Genetic Variants Found to Play a Role in Antibody Production and Disease Severity in Multiple Sclerosis Patients

Patricia Silva, PhD avatar

by Patricia Silva, PhD |

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Dr. Jose Álvarez-Cermeño and Dr. Luisa Villar from Instituto Ramón y Cajal de Investigación Sanitaria in Madrid, Spain recently published in the journal Nature Reviews Neurology a review on the work developed by Dr. An Goris and colleagues on the link between genetic factors and multiple sclerosis (MS), published in January 2015 – Genetic variants are major determinants of CSF antibody levels in multiple sclerosis; Brain 138, 632-643. The review is entitled “Multiple sclerosis: Genetic variability affects CNS IgG production in MS.

MS is a chronic, progressive neurodegenerative disorder that results from the attack on the central nervous system by the body’s own immune system, causing inflammation and damage to the myelin layer that covers and protects neurons. Myelin loss leads to impairment in signal transmission along nerve fibers, affecting motor function (e.g. walking, speaking) and causing irreversible neurological disability. It is thought that both genetic and environmental factors can contribute to the risk of developing MS.

According to the authors, MS has traditionally been considered a T-cell-mediated autoimmune disease, but studies have suggested that other types of immune cells, namely B cells and B-cell-produced antibodies, play a role in MS. In fact, more than 90% of MS patients have in their central nervous systems local synthesis of IgG, the most common type of antibody produced by B cells in circulation in the body. This phenomenon indicates that the central nervous system in MS patients suffers aberrant immune system activation.

Dr. Goris and colleagues have conducted a genome-wide association study (GWAS) to assess the role played by genetic factors in IgG antibody production and clinical disease features in the cerebrospinal fluid (CSF) of a cohort of over 6,000 MS patients. A higher IgG synthesis (determined by the presence of oligoclonal IgG bands in the CSF and through a high IgG index) was found to be linked to specific genetic variants, more specifically to single nucleotide polymorphisms (SNPs) in the HLA-DRB01*15:01 allele and in a locus near the SMAD4 gene, both genetic variants that have been previously associated to MS development. On the other hand, a SNP in HLA-DQA1*0301 was found to be linked to a lack of IgG production.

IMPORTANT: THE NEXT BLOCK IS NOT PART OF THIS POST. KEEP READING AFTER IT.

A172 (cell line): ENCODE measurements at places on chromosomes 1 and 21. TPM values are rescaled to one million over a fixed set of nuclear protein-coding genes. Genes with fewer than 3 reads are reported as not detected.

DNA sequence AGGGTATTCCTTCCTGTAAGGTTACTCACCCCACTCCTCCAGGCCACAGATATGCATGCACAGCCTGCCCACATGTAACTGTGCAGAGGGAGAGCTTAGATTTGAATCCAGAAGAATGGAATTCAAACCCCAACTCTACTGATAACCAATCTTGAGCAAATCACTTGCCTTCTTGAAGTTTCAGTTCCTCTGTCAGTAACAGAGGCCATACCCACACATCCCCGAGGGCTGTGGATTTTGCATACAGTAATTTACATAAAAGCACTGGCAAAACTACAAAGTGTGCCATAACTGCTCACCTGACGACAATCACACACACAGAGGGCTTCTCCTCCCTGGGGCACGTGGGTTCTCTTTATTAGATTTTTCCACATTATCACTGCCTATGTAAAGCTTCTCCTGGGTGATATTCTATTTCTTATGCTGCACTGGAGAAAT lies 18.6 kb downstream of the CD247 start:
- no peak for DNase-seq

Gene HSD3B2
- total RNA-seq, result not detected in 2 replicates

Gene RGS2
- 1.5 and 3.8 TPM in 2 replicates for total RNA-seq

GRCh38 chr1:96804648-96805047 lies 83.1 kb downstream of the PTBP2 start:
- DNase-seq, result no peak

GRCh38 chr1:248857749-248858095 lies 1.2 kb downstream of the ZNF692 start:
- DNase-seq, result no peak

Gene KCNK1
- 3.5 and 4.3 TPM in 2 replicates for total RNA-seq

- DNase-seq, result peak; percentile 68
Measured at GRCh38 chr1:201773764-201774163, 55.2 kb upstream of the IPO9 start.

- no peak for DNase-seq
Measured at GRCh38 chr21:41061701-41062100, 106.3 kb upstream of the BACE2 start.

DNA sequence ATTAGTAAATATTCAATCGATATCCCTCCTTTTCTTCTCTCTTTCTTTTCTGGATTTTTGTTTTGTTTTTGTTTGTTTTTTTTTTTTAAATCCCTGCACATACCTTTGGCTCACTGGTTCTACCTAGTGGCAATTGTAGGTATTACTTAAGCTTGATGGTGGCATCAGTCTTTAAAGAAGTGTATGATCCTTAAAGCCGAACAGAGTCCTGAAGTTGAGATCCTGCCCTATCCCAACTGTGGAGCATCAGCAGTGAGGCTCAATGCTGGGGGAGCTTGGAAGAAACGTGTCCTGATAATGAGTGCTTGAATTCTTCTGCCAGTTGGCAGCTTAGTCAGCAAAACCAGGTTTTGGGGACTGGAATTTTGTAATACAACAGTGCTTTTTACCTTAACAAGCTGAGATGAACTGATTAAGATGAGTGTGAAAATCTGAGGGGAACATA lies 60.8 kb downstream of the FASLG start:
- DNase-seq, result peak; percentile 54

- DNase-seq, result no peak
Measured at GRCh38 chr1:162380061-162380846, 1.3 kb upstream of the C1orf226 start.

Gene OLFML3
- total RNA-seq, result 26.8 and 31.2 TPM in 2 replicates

Antibody production within the central nervous system was also found to be associated with certain epidemiological and clinical features. IgG synthesis was observed to be associated with a younger age at onset and female gender. In terms of disease severity, oligoclonal IgG band status did not correlate with disease course, duration or progression, but a high IgG index was found to be associated with a more aggressive MS disease course.

The authors concluded that the genetic background of an individual contributes to the heterogeneity in disease course and treatment response seen in MS patients. Previous studies have identified both serum and CSF biomarkers linked to MS pathophysiology — now the authors suggest that the combination of such biomarkers with the genetic markers that have been reported to also be linked to MS could potentially allow a better understanding of the different ‘immunophenotypes’ seen in MS patients and its relation to the different clinical features presented.

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